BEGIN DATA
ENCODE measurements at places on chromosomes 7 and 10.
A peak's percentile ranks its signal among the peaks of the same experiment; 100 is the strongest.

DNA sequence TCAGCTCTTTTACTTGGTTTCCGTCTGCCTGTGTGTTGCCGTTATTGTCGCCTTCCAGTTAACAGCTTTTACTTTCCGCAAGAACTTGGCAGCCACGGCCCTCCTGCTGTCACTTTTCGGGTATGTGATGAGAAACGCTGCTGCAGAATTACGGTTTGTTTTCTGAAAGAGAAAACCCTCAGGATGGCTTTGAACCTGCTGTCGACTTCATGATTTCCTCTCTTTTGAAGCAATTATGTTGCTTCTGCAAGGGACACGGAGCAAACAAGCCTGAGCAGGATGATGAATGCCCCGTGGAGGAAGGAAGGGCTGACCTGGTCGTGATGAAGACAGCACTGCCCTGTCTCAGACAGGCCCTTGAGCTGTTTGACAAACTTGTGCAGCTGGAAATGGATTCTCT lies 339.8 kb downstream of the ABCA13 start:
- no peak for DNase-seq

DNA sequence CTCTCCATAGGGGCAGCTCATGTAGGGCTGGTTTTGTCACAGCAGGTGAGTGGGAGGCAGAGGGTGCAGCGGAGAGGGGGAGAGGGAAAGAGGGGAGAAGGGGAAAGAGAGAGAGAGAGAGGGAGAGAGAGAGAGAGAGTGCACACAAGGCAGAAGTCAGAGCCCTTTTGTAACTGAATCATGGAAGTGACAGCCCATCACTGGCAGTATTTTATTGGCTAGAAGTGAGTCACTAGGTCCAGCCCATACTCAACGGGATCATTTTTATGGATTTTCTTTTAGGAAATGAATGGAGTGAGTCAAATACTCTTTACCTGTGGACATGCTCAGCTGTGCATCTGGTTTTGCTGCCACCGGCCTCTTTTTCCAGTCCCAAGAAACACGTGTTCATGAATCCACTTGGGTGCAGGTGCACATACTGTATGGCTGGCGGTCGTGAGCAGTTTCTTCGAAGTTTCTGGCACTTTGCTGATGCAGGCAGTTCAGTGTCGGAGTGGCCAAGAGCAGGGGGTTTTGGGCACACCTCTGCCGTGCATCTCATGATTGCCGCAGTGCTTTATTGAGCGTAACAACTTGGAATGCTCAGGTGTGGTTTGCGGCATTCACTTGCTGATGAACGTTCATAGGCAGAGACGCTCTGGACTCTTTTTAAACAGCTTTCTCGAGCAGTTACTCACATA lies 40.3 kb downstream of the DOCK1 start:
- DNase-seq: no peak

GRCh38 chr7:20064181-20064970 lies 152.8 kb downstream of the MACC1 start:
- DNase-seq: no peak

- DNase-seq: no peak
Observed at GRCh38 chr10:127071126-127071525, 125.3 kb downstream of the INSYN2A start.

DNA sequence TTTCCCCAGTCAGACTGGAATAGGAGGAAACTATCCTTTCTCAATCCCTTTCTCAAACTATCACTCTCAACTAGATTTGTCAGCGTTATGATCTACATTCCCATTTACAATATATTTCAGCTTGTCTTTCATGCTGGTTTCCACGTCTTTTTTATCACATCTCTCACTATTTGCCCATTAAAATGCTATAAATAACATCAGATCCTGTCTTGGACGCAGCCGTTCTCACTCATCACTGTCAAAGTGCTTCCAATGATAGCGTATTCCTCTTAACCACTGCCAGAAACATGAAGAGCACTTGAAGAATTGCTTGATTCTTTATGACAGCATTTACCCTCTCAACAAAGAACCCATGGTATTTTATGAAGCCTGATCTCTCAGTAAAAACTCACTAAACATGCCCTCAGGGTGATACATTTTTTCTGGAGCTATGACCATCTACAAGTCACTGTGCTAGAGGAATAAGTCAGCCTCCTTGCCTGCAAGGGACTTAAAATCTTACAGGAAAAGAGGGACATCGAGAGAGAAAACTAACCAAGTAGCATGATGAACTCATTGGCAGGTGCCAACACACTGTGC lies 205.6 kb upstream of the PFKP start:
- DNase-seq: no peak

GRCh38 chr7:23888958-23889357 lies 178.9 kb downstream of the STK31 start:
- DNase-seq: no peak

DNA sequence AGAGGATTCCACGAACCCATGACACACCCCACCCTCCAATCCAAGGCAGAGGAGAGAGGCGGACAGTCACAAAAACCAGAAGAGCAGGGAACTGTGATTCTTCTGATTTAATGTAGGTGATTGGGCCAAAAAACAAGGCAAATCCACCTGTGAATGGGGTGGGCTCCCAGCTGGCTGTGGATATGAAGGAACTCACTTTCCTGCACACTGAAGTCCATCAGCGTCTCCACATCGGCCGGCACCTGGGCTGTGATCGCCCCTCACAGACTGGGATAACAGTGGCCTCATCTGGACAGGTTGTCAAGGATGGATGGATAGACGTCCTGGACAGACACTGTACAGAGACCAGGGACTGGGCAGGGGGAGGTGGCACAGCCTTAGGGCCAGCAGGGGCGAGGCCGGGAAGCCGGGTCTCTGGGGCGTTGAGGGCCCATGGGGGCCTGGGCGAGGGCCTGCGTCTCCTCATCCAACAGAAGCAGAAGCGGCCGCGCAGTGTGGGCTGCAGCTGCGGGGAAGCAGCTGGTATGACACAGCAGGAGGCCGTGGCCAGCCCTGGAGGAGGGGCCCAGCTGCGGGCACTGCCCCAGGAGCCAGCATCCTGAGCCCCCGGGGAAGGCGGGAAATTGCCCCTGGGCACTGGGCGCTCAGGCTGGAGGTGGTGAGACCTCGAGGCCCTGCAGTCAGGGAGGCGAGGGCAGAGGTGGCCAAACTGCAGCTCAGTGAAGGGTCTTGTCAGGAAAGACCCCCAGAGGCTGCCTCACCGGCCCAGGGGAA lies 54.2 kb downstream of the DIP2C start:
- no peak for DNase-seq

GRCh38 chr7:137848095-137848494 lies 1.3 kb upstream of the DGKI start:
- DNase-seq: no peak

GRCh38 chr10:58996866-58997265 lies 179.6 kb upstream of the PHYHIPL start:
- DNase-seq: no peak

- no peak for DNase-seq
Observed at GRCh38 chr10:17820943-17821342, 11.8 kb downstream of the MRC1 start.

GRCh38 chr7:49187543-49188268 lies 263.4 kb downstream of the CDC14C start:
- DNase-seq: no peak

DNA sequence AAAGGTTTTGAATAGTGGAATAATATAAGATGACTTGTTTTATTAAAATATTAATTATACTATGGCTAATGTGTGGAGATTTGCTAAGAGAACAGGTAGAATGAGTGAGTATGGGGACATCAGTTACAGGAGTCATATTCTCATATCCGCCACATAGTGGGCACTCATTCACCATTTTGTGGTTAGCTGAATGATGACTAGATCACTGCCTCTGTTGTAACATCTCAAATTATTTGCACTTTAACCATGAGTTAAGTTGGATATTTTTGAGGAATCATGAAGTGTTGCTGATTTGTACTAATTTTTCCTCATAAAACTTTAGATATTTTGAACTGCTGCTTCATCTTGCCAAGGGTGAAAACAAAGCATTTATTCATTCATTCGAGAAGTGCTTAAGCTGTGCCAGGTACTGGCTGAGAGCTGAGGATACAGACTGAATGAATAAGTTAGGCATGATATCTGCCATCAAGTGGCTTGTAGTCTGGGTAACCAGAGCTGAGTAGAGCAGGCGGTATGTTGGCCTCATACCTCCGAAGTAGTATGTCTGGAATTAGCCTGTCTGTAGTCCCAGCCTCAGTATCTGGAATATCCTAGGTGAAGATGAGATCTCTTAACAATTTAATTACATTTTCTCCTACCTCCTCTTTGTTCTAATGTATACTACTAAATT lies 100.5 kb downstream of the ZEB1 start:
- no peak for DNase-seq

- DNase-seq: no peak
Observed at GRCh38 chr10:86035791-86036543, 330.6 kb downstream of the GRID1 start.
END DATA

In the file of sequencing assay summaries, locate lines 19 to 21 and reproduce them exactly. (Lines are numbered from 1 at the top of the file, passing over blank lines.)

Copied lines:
GRCh38 chr10:58996866-58997265 lies 179.6 kb upstream of the PHYHIPL start:
- DNase-seq: no peak

- no peak for DNase-seq